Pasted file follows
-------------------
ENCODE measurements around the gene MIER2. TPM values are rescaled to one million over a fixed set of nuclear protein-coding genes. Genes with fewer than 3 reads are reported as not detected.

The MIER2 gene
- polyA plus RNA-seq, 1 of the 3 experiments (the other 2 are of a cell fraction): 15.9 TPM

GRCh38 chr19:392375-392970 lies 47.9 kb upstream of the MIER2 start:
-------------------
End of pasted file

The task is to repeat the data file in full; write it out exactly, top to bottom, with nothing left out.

ENCODE measurements around the gene MIER2. TPM values are rescaled to one million over a fixed set of nuclear protein-coding genes. Genes with fewer than 3 reads are reported as not detected.

The MIER2 gene
- polyA plus RNA-seq, 1 of the 3 experiments (the other 2 are of a cell fraction): 15.9 TPM

GRCh38 chr19:392375-392970 lies 47.9 kb upstream of the MIER2 start: